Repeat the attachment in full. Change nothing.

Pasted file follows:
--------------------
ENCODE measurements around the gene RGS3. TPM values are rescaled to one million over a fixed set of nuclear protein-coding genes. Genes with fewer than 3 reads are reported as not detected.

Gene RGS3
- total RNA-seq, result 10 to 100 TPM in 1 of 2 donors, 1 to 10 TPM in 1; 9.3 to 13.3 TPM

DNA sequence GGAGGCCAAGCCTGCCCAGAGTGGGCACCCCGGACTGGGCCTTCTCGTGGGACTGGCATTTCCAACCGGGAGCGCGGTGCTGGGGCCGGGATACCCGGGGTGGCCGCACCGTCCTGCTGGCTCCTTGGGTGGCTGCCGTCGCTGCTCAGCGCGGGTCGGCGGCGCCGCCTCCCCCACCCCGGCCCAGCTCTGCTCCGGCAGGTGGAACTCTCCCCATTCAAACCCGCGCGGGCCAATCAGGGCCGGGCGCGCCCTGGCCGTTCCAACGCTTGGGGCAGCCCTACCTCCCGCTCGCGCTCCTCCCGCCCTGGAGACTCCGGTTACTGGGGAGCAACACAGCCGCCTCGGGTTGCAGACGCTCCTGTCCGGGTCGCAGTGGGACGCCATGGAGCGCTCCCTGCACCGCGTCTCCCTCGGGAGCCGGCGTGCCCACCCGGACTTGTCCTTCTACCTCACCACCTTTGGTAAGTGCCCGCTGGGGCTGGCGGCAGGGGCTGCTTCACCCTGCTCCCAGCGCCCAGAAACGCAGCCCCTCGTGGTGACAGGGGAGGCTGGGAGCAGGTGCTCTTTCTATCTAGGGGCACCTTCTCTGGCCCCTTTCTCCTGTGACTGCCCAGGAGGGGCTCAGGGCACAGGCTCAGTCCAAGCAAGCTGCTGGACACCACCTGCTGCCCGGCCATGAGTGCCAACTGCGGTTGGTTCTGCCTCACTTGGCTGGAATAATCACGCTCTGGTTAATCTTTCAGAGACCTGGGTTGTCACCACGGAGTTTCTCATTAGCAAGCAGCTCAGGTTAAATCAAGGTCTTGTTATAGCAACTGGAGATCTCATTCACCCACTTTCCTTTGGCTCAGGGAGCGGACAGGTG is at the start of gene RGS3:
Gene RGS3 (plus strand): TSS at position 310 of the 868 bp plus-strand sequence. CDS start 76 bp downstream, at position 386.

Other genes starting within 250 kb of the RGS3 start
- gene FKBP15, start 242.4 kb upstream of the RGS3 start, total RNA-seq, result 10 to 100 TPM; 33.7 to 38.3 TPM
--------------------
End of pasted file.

ENCODE measurements around the gene RGS3. TPM values are rescaled to one million over a fixed set of nuclear protein-coding genes. Genes with fewer than 3 reads are reported as not detected.

Gene RGS3
- total RNA-seq, result 10 to 100 TPM in 1 of 2 donors, 1 to 10 TPM in 1; 9.3 to 13.3 TPM

DNA sequence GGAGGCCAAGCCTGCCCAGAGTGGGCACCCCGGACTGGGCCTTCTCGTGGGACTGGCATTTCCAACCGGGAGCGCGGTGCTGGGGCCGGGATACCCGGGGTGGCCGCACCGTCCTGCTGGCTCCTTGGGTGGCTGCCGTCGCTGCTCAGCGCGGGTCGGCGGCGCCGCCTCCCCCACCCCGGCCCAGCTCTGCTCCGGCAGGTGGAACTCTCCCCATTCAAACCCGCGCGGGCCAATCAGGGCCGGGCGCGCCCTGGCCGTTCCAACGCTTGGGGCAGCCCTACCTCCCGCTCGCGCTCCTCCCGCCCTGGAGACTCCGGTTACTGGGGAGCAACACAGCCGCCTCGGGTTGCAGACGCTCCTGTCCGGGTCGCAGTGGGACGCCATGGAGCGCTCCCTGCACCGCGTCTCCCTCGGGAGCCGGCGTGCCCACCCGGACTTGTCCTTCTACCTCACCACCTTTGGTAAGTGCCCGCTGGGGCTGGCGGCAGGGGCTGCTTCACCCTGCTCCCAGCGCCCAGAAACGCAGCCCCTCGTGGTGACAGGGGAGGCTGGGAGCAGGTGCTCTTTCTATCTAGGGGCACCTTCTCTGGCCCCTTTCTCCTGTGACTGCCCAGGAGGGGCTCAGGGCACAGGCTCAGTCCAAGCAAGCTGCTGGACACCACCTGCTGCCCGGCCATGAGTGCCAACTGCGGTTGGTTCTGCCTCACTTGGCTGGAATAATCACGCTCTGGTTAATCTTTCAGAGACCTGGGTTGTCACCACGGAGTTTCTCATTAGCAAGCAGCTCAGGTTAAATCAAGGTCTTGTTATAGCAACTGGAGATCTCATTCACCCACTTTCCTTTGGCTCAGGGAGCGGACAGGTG is at the start of gene RGS3:
Gene RGS3 (plus strand): TSS at position 310 of the 868 bp plus-strand sequence. CDS start 76 bp downstream, at position 386.

Other genes starting within 250 kb of the RGS3 start
- gene FKBP15, start 242.4 kb upstream of the RGS3 start, total RNA-seq, result 10 to 100 TPM; 33.7 to 38.3 TPM